New Obama Appointee Understands Connections Between Health and Economy

Todd Heywood

By appointing policy leaders like Melody Barnes, President-Elect Obama appears to have pulled together an economic team that understands the connections between health and the economy.

President-elect
Barack Obama yesterday announced his new economic team, which includes
Melody Barnes, a former Senior Domestic Policy Adviser to Obama during
his bid for the presidency.   Although she is well-known within the
progressive community, the public is not as familiar with Barnes or her
position on key domestic issues. Barnes is a former Executive Policy Director at the Center
for American Progress; she’s also served as chief counsel to Senator Edward Kennedy on the Senate Judiciary Committee.

During the presidential campaign, I had an opportunity
to have a one-on-one with Barnes during which she talked at length
about the importance of addressing the HIV/AIDS epidemic as a key to
addressing urban renewal programs.

Barnes said:

"Barack sees an urban agenda that tries to help people
with [the] disease have access to health care," Barnes said. "He
recognizes a larger hole in that strong families make up strong
communities, and if you are sick and struggling, you are not going to
have a strong family."

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Barnes said Obama has also been vocal about HIV testing and about
challenging the African-American community to address the HIV epidemic.

"This is a matter of life and death," Barnes said.

In a powerful piece published in 2007 on the Washington Post, the day before President Bush’s State of the Union speech, Barnes also said:

Domestically, no need is more urgent than fixing our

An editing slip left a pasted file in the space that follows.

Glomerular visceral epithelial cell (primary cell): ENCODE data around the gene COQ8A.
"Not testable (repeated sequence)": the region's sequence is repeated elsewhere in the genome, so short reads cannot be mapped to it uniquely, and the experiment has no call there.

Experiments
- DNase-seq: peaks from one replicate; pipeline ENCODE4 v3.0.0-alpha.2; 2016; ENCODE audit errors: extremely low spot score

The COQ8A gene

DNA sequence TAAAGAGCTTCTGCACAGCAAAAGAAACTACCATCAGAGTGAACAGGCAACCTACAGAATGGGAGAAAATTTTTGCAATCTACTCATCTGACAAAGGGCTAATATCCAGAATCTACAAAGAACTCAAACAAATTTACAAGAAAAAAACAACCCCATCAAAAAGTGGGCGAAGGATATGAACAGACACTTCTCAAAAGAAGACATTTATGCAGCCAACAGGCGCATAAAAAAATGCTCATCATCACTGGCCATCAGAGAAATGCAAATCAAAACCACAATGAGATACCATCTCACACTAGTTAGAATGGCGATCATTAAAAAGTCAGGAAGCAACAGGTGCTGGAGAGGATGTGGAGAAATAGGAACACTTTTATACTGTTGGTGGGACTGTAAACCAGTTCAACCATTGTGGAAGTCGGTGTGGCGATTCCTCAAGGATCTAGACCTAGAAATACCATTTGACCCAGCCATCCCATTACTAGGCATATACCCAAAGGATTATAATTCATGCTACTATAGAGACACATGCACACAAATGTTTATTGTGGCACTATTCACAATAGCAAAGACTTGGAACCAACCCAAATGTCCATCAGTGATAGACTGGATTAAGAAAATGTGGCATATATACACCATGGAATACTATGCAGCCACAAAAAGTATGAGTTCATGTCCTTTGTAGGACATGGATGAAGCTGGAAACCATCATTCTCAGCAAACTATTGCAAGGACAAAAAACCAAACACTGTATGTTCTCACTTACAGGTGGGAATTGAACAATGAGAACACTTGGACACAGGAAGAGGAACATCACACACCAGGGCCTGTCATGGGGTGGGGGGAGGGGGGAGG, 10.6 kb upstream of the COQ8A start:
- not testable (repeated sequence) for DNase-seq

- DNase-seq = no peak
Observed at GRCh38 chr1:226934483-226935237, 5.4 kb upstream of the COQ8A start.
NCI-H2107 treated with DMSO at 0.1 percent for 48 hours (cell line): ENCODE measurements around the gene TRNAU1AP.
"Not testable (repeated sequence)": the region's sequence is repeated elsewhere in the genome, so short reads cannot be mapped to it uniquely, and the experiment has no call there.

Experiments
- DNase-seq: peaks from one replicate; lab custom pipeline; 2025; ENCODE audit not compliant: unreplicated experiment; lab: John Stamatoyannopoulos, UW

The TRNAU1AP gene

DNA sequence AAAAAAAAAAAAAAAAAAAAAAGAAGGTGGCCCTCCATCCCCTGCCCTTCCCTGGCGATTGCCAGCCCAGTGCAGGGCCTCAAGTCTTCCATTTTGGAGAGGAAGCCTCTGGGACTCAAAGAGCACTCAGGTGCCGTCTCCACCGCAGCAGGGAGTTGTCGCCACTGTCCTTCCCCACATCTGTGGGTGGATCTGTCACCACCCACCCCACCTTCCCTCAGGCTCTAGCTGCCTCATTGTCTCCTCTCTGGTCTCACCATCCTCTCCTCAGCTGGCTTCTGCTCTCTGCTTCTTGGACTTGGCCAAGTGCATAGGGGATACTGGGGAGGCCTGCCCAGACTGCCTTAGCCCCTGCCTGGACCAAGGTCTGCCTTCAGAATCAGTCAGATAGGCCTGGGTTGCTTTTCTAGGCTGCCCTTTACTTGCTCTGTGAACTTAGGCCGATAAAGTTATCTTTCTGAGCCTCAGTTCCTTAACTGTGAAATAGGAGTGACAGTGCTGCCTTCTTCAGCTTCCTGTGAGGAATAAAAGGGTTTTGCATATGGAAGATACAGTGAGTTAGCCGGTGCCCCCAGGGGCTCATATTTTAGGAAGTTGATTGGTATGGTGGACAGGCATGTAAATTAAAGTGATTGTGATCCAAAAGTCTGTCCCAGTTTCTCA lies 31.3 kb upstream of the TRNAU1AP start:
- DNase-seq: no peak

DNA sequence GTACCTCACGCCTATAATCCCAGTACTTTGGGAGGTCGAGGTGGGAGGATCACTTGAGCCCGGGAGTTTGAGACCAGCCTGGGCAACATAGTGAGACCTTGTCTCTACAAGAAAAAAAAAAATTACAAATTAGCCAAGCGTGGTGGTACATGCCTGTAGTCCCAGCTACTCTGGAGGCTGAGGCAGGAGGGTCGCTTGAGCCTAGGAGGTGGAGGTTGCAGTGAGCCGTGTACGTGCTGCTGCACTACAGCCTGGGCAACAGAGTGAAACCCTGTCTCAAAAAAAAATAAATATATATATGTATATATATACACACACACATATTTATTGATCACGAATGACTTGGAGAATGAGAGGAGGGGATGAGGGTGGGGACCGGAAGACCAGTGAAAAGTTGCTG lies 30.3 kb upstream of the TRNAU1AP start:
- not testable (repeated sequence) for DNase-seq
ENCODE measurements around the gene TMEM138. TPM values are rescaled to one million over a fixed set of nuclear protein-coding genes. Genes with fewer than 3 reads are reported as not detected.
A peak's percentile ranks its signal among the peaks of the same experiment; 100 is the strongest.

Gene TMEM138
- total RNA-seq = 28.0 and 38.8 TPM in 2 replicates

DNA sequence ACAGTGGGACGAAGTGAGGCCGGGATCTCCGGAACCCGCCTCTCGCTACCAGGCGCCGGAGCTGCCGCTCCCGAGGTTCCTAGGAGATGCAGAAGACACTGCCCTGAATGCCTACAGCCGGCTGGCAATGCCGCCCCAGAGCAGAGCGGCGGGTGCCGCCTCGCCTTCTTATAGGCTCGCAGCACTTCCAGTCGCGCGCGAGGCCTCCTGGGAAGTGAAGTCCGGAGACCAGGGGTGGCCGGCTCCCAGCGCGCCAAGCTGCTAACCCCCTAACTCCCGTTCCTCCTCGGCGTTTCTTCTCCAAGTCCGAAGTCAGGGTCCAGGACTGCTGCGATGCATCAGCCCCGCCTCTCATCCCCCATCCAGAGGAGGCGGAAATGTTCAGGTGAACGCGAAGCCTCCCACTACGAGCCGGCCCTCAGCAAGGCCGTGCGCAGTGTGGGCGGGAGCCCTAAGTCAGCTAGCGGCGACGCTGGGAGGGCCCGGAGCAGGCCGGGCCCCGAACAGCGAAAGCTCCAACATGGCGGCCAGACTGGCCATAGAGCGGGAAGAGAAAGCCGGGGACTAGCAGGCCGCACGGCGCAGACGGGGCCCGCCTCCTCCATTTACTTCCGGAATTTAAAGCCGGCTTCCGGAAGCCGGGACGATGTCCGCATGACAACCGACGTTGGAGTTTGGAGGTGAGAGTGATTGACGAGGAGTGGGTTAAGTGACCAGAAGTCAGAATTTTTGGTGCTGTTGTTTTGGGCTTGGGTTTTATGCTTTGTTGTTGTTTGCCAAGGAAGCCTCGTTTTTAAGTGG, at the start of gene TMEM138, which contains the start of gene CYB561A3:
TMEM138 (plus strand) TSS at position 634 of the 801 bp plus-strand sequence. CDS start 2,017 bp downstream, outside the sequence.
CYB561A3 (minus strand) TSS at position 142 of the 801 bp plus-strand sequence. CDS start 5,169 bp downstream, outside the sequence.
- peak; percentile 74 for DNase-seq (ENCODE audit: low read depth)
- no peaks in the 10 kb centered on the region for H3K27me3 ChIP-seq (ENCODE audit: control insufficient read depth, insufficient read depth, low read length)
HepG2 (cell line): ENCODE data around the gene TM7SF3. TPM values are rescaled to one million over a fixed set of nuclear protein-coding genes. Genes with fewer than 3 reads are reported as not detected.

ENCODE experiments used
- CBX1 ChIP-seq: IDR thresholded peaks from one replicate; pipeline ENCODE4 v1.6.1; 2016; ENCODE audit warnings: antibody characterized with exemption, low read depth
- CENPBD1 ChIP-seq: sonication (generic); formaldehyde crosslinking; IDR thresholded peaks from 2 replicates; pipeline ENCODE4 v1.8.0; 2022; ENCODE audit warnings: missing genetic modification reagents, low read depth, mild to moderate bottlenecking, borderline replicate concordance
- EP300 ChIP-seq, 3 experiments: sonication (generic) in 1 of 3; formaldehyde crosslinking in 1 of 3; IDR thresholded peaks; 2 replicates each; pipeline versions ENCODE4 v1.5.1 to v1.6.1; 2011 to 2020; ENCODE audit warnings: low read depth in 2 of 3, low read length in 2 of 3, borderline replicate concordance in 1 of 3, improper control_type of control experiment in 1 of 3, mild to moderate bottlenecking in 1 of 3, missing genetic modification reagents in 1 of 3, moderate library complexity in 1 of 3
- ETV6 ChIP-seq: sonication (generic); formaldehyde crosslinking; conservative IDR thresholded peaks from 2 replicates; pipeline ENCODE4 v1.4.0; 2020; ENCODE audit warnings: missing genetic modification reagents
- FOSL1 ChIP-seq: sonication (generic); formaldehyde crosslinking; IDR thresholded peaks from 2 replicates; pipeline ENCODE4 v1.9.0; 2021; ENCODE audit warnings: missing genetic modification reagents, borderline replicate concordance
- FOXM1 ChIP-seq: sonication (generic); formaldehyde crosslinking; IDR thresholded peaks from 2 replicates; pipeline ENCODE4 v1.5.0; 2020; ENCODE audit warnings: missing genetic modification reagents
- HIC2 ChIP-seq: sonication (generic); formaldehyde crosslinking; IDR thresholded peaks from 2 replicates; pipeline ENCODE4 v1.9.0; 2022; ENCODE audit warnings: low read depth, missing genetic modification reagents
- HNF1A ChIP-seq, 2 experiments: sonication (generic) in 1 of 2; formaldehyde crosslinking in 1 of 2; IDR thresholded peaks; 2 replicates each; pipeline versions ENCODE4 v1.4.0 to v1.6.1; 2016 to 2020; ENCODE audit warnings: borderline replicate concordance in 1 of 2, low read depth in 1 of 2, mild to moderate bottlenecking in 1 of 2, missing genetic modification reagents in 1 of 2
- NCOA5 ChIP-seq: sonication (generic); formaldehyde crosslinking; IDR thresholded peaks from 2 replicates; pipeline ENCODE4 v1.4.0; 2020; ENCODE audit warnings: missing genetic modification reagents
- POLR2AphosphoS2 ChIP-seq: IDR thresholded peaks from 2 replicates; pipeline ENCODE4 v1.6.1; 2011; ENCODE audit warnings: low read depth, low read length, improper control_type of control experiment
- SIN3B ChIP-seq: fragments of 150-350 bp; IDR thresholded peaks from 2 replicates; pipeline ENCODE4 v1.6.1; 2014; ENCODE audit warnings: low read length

broken health care system. Today, nearly 47 million Americans have no
health insurance. And those lucky enough to be insured are seeing the
cost of their premiums soar. At the same time, the uninsured cannot
afford screening for heart disease, diabetes, cancer, or even get a flu
shot – and our health care system as a whole places far more emphasis
on treatment than it does on preventing disease in the first place. As
a nation, we dedicate only three percent of our health dollars to
health promotion, but over 20 percent of our health care dollars to
care in the last year of life. We must guarantee affordable coverage
for all Americans. At the same time, we must also overhaul our health
care system so that we make wellness and disease prevention a national
priority. The Wellness Trust will create incentives for health care
providers, employers, schools and individuals to focus on prevention,
and preventative care will be available to people outside of a doctor’s
office. Preventive services will be covered whether they are delivered
in pharmacies, supermarkets, on the job, at senior centers, or
elsewhere in the community.

By appointing policy leaders like Barnes who see the connections
between health and the economy, Obama appears to have pulled together
an economic team that reflects many of the goals he set out during his
campaign.

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